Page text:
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UCT Research Report '11
Steinberg, J. 2011. A bag of soil, a bullet from up high:
some meanings of the Mpondo revolts today. In T. Kepe
and L. Ntsebeza (eds), Rural Resistance in South Africa:
The Mpondo Revolts after Fifty Years, pp. 231-241.
Netherlands: Brill. ISBN 9789004214460.
Articles in peer-reviewed journals
Distiller, N. 2011. Am I that Name? Middle-class lesbian
motherhood in post-apartheid South Africa. Studies in the
Maternal, 3(1): 1-21.
Jeppie, M.S. 2011. History for Timbuktu: Ahmad Bul’Araf,
archives, and the place of the past. History in Africa: A
Journal of Method, 38: 401-416.
Jeppie, M.S. 2011. Workers movement: Source of Egyptian
uprising. South African Labour Bulletin, 35(2): 49-50.
Steinberg, J. 2011. A truth commission goes abroad:
Liberian transitional justice in New York. African Affairs,
110(438): 35-53.
Steinberg, J. 2011. An eerie Silence: Why is it so hard for
South Africa to talk about AIDS? Foreign Policy, 1(186):
Steinberg, J. 2011. Crime prevention goes abroad: Policy
transfer and policing in post-apartheid South Africa.
Theoretical Criminology, 15(4): 349-364.
Peer-reviewed published conference proceedings
Posel, D. 2011. Human complicities. In J.W. de Gruchy
(ed.), The Humanist Imperative in South Africa, June 2009
and February 2010. Stellenbosch: Sun Press. ISBN 978-1-
Centre for Social
Science Research (CSSR)
Director: Professor Jeremy Seekings
Centre Profile
The Centre for Social Science Research (CSSR) is an
interdisciplinary research centre at the University of Cape
Town dedicated to conducting and building capacity for
systematic, evidence based, policy-relevant, replicable
social science research in South Africa, the region, and
across Africa.
In 2011, the CSSR consisted of a small Directorate, four
research units, and additional individual personnel and
small projects. The four research units were the AIDS
and Society Research Unit (ASRU); Democracy in Africa
Research Unit (DARU); Policy Research on International
Services and Manufacturing (PRISM); and Social Surveys
Unit (SSU). Unit Heads report on their research activities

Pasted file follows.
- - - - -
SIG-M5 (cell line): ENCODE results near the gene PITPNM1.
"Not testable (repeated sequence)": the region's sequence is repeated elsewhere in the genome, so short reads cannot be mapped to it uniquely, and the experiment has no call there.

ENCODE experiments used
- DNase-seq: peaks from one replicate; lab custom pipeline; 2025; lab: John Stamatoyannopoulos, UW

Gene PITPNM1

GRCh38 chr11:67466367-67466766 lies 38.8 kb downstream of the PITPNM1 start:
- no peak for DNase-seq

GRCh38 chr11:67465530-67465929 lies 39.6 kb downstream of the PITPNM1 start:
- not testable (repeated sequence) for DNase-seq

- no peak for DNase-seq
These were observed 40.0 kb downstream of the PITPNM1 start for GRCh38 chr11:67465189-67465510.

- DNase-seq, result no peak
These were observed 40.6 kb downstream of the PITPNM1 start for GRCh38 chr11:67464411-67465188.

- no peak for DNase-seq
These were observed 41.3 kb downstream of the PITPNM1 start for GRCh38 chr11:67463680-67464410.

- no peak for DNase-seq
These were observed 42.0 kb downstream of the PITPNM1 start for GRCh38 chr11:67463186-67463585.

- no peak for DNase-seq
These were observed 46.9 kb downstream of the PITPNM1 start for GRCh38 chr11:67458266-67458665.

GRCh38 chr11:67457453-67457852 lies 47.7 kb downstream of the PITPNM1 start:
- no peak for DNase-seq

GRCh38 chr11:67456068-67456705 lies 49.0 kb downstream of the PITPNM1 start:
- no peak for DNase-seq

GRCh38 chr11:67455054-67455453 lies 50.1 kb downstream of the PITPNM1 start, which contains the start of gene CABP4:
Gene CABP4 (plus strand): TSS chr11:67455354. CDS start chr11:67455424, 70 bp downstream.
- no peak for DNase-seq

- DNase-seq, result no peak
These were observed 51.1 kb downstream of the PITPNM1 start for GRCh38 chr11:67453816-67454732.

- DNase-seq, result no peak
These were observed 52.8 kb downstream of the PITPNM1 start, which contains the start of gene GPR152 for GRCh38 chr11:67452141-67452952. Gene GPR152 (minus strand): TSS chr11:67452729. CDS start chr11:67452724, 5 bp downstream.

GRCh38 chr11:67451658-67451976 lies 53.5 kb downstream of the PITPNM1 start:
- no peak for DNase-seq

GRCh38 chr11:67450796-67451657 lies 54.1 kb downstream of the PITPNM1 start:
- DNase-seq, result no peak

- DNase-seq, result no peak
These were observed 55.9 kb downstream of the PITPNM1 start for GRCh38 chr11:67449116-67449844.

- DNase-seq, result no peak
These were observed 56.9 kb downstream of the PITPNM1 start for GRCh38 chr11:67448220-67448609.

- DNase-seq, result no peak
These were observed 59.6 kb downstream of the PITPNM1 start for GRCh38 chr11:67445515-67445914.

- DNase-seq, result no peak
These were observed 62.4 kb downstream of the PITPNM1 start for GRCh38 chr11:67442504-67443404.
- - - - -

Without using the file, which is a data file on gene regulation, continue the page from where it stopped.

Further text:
through the CSSR Director to the Dean of Humanities.
The CSSR is also assisted by an Advisory Board that
meets yearly. We also work closely with UCT’s DataFirst
Resource Unit, an extensive digital archive of social
science databases. PRISM will no longer form part of the
CSSR from 2012.
Methodologically, CSSR research is empirical, but
problem-driven. While we utilize both quantitative and
qualitative strategies of data collection, our work is
always based on systematic research designs with clear
conceptualization of variables and transparent rules of
operationalising variables, selecting cases and collecting
and analyzing data analysis (in contrast to
ad hoc
collection or narrative description). After a reasonable
period, collected data are turned into public access data
sets and deposited with the DataFirst Resource Centre.
CSSR projects are usually team-oriented, bringing
together multiple local and international researchers, and
offering post-graduate students significant opportunities
for hands-on training by involving them in all stages of
projects. Research findings are presented and discussed
at regular weekly seminars and published as CSSR
Working Papers.
Substantively, the CSSR conducts research in the broad
areas of globalization, industrialization, democratization,
development, poverty and public health. SSU conducts
research on a range of social dynamics, using survey
data (the Cape Panel Survey, and the Cape Area Survey)
and related qualitative data. DARU conducts research
on a range of issues around democratization in South
and Southern Africa, using public opinion data but
also creating new systematic data bases on elections,
legislatures and local government. ASRU conducts
research on the social impacts of HIV/AIDS, including
issues of parenting, disclosure, sexual behaviour and
public welfare, again using both survey and qualitative
data. Finally,
PRISM conducts research on globalization,
industrialization, innovation and the dynamics of
global value chains on developing country industrial
sectors. New research initiatives included research into
‘sustainable societies’.
AIDS and Society Research Unit (ASRU)
The AIDS and Society Research Unit (ASRU) supports
research into the social and economic dimensions of
AIDS in South and Southern Africa. Special emphasis is
placed on exploring the interface between qualitative and
quantitative research. Focus areas include: AIDS policy in
South Africa, AIDS-stigma, sexual relationships in the age
of AIDS, social and economic factors driving HIV infection,